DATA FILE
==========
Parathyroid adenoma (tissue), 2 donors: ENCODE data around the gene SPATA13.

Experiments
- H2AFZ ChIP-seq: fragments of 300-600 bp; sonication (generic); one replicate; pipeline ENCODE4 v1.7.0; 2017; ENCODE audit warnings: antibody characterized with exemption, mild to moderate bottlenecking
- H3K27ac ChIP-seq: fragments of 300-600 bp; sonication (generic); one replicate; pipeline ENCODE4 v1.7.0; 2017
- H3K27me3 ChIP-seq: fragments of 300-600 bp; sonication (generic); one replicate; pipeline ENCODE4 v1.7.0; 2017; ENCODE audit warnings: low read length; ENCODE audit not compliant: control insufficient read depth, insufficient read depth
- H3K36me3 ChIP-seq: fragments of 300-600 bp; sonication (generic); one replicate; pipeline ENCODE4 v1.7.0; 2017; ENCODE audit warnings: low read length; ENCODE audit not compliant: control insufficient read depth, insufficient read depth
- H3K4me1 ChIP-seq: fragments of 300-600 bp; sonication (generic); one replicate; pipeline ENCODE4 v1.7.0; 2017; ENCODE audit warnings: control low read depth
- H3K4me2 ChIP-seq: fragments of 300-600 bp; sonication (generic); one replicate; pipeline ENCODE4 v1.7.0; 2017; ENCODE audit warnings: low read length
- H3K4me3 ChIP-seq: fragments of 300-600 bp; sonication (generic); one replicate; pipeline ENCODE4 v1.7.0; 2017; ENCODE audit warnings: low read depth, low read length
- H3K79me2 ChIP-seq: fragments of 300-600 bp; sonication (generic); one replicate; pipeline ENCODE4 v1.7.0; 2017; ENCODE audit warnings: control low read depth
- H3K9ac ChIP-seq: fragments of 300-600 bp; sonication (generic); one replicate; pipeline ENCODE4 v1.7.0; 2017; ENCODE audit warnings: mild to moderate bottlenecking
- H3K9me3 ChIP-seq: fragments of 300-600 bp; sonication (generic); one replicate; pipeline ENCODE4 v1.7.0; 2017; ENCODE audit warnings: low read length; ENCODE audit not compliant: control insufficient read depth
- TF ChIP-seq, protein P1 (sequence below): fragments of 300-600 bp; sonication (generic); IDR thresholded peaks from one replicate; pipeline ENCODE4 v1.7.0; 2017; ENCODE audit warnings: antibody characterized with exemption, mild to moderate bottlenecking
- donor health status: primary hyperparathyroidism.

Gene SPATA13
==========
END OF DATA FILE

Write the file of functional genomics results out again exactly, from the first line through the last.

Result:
Parathyroid adenoma (tissue), 2 donors: ENCODE data around the gene SPATA13.

Experiments
- H2AFZ ChIP-seq: fragments of 300-600 bp; sonication (generic); one replicate; pipeline ENCODE4 v1.7.0; 2017; ENCODE audit warnings: antibody characterized with exemption, mild to moderate bottlenecking
- H3K27ac ChIP-seq: fragments of 300-600 bp; sonication (generic); one replicate; pipeline ENCODE4 v1.7.0; 2017
- H3K27me3 ChIP-seq: fragments of 300-600 bp; sonication (generic); one replicate; pipeline ENCODE4 v1.7.0; 2017; ENCODE audit warnings: low read length; ENCODE audit not compliant: control insufficient read depth, insufficient read depth
- H3K36me3 ChIP-seq: fragments of 300-600 bp; sonication (generic); one replicate; pipeline ENCODE4 v1.7.0; 2017; ENCODE audit warnings: low read length; ENCODE audit not compliant: control insufficient read depth, insufficient read depth
- H3K4me1 ChIP-seq: fragments of 300-600 bp; sonication (generic); one replicate; pipeline ENCODE4 v1.7.0; 2017; ENCODE audit warnings: control low read depth
- H3K4me2 ChIP-seq: fragments of 300-600 bp; sonication (generic); one replicate; pipeline ENCODE4 v1.7.0; 2017; ENCODE audit warnings: low read length
- H3K4me3 ChIP-seq: fragments of 300-600 bp; sonication (generic); one replicate; pipeline ENCODE4 v1.7.0; 2017; ENCODE audit warnings: low read depth, low read length
- H3K79me2 ChIP-seq: fragments of 300-600 bp; sonication (generic); one replicate; pipeline ENCODE4 v1.7.0; 2017; ENCODE audit warnings: control low read depth
- H3K9ac ChIP-seq: fragments of 300-600 bp; sonication (generic); one replicate; pipeline ENCODE4 v1.7.0; 2017; ENCODE audit warnings: mild to moderate bottlenecking
- H3K9me3 ChIP-seq: fragments of 300-600 bp; sonication (generic); one replicate; pipeline ENCODE4 v1.7.0; 2017; ENCODE audit warnings: low read length; ENCODE audit not compliant: control insufficient read depth
- TF ChIP-seq, protein P1 (sequence below): fragments of 300-600 bp; sonication (generic); IDR thresholded peaks from one replicate; pipeline ENCODE4 v1.7.0; 2017; ENCODE audit warnings: antibody characterized with exemption, mild to moderate bottlenecking
- donor health status: primary hyperparathyroidism.

Gene SPATA13